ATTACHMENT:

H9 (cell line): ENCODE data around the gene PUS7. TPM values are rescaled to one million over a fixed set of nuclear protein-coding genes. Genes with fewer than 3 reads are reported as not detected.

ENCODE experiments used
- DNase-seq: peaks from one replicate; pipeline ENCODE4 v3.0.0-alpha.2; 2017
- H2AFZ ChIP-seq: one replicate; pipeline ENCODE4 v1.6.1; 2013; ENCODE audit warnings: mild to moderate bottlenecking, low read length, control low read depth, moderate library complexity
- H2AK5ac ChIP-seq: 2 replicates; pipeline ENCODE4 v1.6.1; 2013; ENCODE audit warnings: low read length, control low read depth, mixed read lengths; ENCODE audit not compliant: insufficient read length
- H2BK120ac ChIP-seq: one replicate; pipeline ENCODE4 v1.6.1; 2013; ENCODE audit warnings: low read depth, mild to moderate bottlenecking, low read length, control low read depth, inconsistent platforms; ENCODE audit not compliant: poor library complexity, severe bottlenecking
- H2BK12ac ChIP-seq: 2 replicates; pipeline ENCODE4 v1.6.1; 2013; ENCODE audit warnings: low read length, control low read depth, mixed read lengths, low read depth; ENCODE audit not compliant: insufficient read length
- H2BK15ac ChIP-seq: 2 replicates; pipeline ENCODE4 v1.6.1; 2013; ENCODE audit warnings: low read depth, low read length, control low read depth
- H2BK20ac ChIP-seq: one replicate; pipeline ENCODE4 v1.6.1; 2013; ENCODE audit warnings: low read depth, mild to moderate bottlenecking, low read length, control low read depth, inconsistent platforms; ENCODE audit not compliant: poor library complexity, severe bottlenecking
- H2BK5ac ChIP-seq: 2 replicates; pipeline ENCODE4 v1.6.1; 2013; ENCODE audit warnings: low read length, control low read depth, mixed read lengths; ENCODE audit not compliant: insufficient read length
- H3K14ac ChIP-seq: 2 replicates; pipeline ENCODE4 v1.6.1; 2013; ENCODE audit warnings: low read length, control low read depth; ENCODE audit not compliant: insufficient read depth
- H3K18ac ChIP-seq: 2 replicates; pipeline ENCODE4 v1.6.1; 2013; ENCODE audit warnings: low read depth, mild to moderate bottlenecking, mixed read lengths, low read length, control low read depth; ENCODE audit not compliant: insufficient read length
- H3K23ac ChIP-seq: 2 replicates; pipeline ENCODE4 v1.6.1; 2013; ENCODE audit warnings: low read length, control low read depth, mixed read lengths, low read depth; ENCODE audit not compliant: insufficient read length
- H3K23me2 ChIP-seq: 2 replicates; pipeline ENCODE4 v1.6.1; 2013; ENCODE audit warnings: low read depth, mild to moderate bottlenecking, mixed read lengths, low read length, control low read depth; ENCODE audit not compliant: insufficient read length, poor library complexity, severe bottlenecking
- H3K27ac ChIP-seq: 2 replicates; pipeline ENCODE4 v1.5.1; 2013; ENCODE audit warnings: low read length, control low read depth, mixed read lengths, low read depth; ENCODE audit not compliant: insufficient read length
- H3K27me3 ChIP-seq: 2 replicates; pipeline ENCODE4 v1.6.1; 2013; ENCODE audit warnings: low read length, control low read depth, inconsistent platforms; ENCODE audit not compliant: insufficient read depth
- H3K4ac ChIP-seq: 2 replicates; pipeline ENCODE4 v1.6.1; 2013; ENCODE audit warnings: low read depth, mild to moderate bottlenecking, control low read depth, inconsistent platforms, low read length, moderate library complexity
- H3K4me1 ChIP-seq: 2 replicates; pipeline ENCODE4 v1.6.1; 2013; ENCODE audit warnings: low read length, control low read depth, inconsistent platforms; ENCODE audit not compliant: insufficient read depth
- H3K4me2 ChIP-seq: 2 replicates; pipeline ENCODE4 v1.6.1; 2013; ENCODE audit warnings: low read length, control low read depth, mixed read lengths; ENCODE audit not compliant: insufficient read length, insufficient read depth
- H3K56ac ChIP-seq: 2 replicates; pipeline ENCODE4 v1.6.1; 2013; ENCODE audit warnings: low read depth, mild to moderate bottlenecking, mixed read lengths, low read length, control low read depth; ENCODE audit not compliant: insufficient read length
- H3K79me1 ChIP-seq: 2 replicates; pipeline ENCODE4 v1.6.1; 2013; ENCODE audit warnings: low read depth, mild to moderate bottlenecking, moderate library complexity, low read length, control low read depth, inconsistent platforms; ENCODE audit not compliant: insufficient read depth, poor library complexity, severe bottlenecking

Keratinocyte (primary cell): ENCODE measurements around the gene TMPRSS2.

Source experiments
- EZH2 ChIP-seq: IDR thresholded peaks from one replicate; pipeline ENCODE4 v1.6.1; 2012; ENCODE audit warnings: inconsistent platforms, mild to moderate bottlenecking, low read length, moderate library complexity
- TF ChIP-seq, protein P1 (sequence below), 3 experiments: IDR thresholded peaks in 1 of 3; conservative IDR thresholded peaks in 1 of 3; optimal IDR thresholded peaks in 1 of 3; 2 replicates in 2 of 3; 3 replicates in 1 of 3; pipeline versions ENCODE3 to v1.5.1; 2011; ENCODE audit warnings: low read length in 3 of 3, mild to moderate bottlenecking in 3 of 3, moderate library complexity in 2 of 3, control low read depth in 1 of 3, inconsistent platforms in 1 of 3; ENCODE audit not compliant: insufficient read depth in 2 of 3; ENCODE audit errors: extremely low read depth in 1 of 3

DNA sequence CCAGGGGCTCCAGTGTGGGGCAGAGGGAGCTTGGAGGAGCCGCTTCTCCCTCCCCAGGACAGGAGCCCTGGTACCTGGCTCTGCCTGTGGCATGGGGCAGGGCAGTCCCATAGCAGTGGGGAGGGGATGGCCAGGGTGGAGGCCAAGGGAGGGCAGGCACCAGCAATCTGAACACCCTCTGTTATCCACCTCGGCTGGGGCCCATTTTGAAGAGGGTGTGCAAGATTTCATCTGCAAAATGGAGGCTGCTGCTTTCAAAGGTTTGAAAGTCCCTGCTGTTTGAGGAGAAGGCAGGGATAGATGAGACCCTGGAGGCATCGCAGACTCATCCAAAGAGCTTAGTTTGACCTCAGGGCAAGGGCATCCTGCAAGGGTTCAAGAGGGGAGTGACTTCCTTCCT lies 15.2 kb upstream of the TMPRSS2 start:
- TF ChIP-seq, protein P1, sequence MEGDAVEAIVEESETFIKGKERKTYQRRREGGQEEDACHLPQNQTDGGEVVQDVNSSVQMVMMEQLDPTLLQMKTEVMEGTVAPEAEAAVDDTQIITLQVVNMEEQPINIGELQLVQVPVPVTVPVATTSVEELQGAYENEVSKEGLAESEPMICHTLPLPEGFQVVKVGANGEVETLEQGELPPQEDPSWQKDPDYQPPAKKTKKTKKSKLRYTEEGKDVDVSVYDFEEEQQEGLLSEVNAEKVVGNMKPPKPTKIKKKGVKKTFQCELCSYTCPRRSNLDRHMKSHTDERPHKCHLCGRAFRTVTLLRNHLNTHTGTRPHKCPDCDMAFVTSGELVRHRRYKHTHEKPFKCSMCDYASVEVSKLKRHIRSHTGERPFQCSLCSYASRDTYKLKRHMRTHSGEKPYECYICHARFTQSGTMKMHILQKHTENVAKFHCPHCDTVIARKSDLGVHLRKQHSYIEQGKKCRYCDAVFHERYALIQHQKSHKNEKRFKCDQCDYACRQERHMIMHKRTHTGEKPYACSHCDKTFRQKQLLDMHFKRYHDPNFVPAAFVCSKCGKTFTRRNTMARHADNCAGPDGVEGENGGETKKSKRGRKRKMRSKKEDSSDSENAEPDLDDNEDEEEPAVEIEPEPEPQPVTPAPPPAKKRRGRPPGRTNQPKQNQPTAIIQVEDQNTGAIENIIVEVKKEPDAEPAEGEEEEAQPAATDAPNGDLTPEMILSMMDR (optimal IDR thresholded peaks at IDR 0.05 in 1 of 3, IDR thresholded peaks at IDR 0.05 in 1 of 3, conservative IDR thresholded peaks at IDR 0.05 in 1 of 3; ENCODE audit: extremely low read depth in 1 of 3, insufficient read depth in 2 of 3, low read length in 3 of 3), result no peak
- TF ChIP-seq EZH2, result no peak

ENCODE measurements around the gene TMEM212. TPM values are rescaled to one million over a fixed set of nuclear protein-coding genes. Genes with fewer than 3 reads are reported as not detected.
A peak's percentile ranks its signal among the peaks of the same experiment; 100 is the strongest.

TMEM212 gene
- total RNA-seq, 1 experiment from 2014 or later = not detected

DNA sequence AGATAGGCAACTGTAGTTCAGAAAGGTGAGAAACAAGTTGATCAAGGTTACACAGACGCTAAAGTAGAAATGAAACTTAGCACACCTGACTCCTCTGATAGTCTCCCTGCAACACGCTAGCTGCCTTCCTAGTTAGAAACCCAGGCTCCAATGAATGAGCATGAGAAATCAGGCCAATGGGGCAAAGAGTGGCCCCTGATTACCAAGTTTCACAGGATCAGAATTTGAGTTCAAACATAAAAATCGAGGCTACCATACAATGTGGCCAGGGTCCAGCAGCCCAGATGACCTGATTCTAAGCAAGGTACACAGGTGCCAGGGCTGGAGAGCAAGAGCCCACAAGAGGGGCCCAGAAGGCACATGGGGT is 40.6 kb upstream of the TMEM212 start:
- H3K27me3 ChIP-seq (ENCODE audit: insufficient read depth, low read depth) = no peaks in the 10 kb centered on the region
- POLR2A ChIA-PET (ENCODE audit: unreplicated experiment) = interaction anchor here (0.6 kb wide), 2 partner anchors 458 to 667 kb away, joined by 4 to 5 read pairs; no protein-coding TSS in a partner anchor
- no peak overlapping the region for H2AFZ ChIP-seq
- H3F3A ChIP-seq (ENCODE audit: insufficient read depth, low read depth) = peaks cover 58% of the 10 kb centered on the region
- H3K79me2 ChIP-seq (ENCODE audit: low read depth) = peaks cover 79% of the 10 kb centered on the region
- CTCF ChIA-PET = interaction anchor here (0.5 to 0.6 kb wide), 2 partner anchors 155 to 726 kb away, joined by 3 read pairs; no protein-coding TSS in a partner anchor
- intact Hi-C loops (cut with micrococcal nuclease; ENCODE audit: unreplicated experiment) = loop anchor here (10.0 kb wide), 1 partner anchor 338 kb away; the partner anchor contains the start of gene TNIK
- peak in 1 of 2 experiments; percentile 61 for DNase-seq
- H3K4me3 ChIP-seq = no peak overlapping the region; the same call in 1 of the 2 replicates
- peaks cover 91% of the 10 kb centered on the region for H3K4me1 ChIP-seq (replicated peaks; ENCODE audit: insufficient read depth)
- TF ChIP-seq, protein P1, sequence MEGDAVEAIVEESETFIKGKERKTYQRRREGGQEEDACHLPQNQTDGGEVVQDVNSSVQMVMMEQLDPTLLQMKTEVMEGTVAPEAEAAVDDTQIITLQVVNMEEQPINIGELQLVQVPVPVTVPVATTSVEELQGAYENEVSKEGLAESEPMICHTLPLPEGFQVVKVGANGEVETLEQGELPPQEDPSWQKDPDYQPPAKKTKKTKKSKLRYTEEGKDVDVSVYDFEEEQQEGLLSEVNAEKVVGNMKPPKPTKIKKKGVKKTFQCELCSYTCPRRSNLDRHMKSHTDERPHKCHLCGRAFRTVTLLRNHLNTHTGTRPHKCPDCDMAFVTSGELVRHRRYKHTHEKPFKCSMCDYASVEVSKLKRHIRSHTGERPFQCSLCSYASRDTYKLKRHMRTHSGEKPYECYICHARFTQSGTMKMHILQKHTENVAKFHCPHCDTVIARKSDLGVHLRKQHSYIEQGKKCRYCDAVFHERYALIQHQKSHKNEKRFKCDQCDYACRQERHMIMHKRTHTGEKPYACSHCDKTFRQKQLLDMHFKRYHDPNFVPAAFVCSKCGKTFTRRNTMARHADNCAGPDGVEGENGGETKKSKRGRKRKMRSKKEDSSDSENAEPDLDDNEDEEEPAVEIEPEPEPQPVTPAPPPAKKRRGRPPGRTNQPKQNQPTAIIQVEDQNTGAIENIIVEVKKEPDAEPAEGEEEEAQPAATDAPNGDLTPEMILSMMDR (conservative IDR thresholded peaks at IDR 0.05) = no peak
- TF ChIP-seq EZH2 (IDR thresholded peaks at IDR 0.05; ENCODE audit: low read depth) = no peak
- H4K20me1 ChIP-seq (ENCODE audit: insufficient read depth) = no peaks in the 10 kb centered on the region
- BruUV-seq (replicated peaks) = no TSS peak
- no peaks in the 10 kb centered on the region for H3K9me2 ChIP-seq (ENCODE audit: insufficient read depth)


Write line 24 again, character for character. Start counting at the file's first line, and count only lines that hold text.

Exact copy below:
- EZH2 ChIP-seq: IDR thresholded peaks from one replicate; pipeline ENCODE4 v1.6.1; 2012; ENCODE audit warnings: inconsistent platforms, mild to moderate bottlenecking, low read length, moderate library complexity